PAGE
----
Share the mineral wealth, say First Nations – by Staff (Northern Ontario Business – March 21, 2013)

Established in 1980, Northern Ontario Business provides Canadians and international investors with relevant, current and insightful editorial content and business news information about Ontario’s vibrant and resource-rich North.

Engagement with First Nations and respecting treaty rights must be “cornerstones” of this week’s federal budget, said Nishnawbe Aski Nation Grand Chief Harvey Yesno.

“Canada will not achieve its full potential unless First Nations are engaged in a meaningful way in the development of our traditional lands and wealth of resources they contain,” said Yesno, in a March 20 press release.

Leadership within the Thunder Bay-based political and policy organization is calling on Ottawa to “renew its treaty relationship with First Nations” by respecting treaty right and supporting agreement that ensure that they share in the wealth generated by natural resource extraction.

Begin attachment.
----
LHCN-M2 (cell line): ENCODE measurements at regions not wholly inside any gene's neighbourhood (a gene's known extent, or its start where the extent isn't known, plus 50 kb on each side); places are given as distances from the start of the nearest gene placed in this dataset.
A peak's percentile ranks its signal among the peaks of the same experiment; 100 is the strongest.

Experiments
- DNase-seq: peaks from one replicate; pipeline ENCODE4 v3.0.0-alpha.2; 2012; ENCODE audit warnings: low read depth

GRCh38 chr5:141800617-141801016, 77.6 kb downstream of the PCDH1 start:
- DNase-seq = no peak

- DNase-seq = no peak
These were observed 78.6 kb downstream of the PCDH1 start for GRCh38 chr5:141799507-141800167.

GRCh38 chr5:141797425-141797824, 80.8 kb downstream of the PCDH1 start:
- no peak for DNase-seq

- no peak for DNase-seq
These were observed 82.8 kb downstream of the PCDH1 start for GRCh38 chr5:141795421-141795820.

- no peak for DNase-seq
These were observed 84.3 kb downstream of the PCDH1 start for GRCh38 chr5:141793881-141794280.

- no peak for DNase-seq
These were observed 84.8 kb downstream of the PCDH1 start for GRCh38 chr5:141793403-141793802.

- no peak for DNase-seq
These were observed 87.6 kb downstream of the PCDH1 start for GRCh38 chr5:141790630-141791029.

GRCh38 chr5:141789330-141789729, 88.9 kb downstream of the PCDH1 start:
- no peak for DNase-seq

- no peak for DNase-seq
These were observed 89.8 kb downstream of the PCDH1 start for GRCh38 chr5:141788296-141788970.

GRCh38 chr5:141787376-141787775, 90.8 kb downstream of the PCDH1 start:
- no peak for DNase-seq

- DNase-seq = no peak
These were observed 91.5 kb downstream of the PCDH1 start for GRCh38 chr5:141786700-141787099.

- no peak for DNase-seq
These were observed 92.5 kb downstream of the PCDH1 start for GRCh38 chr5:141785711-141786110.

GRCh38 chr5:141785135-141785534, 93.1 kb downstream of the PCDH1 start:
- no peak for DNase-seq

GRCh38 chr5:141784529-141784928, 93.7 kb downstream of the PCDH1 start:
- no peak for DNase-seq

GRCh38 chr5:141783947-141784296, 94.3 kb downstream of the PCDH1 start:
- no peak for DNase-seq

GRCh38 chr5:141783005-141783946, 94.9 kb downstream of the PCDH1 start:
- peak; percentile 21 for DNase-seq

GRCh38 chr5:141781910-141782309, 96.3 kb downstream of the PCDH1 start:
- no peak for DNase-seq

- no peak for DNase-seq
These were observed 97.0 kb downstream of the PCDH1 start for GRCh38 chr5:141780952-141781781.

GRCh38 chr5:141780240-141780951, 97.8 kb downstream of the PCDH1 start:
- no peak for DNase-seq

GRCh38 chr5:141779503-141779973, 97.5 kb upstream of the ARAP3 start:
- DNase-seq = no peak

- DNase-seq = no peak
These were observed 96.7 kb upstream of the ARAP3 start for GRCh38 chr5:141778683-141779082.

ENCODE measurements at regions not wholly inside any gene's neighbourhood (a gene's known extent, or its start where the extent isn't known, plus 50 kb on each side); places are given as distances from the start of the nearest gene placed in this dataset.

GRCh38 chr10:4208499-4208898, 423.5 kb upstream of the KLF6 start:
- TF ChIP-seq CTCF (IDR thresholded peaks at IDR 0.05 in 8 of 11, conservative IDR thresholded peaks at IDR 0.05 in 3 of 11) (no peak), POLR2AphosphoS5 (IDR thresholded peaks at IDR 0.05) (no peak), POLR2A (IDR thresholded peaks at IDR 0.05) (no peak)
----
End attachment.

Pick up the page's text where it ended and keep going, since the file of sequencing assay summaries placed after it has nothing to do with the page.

“First Nations are fed up with being portrayed as a burden on taxpayers and are ready to play a major role as contributors to the economic growth of Canada. We are not against development, but need to have meaningful input into decision-making on critical issues that directly affect our people and our lands.”

Aboriginal people and their role in the economy is expected to be a focus in Finance Minister Jim Flaherty’s budget.

In a release, NAN said many of the 49 communities it represents are coming under pressure in their traditional territories from industry arriving to develop natural resources, but many First Nation people still live in “Third World living conditions” without clean drinking water, adequate healthcare, fire and police services, and proper housing.

“Implementation of Treaty No. 9 and the Ontario portion of Treaty No. 5 is fundamental to developing a respectful relationship with the people of Nishnawbe Aski as the treaties set the basis for our relationship with the Crown, as represented by the Government of Canada,” said Yesno. “The treaties have not expired, and the highest courts in the land and international law have found that they are just as valid now as they were 100 years ago.”

Comments are closed.